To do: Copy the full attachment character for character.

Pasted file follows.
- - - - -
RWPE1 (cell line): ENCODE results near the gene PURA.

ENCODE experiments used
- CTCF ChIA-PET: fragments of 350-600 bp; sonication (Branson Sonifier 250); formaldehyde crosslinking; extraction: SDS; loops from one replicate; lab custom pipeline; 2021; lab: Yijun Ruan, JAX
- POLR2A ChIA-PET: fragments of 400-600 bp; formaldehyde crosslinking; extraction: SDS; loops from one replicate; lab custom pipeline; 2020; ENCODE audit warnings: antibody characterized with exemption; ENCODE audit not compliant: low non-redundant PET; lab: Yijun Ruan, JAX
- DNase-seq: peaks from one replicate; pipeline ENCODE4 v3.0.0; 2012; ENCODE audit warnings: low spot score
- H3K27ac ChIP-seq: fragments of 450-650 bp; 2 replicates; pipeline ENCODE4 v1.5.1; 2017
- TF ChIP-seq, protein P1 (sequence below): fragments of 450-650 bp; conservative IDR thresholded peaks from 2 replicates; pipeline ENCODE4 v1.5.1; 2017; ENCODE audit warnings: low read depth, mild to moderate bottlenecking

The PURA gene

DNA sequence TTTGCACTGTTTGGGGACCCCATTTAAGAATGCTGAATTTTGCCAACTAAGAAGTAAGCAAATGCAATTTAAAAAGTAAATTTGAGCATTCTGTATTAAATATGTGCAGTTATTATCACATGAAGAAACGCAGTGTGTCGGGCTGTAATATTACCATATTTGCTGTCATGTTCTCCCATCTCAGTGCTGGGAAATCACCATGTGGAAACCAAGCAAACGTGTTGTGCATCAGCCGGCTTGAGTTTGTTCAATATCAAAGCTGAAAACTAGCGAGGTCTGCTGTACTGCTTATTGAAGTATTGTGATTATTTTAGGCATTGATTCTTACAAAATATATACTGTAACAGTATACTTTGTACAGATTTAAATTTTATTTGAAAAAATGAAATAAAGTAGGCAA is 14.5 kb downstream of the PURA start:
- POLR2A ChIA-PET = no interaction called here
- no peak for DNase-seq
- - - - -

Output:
RWPE1 (cell line): ENCODE results near the gene PURA.

ENCODE experiments used
- CTCF ChIA-PET: fragments of 350-600 bp; sonication (Branson Sonifier 250); formaldehyde crosslinking; extraction: SDS; loops from one replicate; lab custom pipeline; 2021; lab: Yijun Ruan, JAX
- POLR2A ChIA-PET: fragments of 400-600 bp; formaldehyde crosslinking; extraction: SDS; loops from one replicate; lab custom pipeline; 2020; ENCODE audit warnings: antibody characterized with exemption; ENCODE audit not compliant: low non-redundant PET; lab: Yijun Ruan, JAX
- DNase-seq: peaks from one replicate; pipeline ENCODE4 v3.0.0; 2012; ENCODE audit warnings: low spot score
- H3K27ac ChIP-seq: fragments of 450-650 bp; 2 replicates; pipeline ENCODE4 v1.5.1; 2017
- TF ChIP-seq, protein P1 (sequence below): fragments of 450-650 bp; conservative IDR thresholded peaks from 2 replicates; pipeline ENCODE4 v1.5.1; 2017; ENCODE audit warnings: low read depth, mild to moderate bottlenecking

The PURA gene

DNA sequence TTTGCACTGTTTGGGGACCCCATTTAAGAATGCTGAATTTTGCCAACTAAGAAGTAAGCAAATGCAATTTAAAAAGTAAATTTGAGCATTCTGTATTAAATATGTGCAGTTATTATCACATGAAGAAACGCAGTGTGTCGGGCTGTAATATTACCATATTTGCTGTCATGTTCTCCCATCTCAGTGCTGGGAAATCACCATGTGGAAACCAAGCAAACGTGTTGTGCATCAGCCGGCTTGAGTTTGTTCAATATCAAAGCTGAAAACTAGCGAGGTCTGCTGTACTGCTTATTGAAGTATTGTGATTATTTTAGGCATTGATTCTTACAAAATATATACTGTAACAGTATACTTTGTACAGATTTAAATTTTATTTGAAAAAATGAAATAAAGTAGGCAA is 14.5 kb downstream of the PURA start:
- POLR2A ChIA-PET = no interaction called here
- no peak for DNase-seq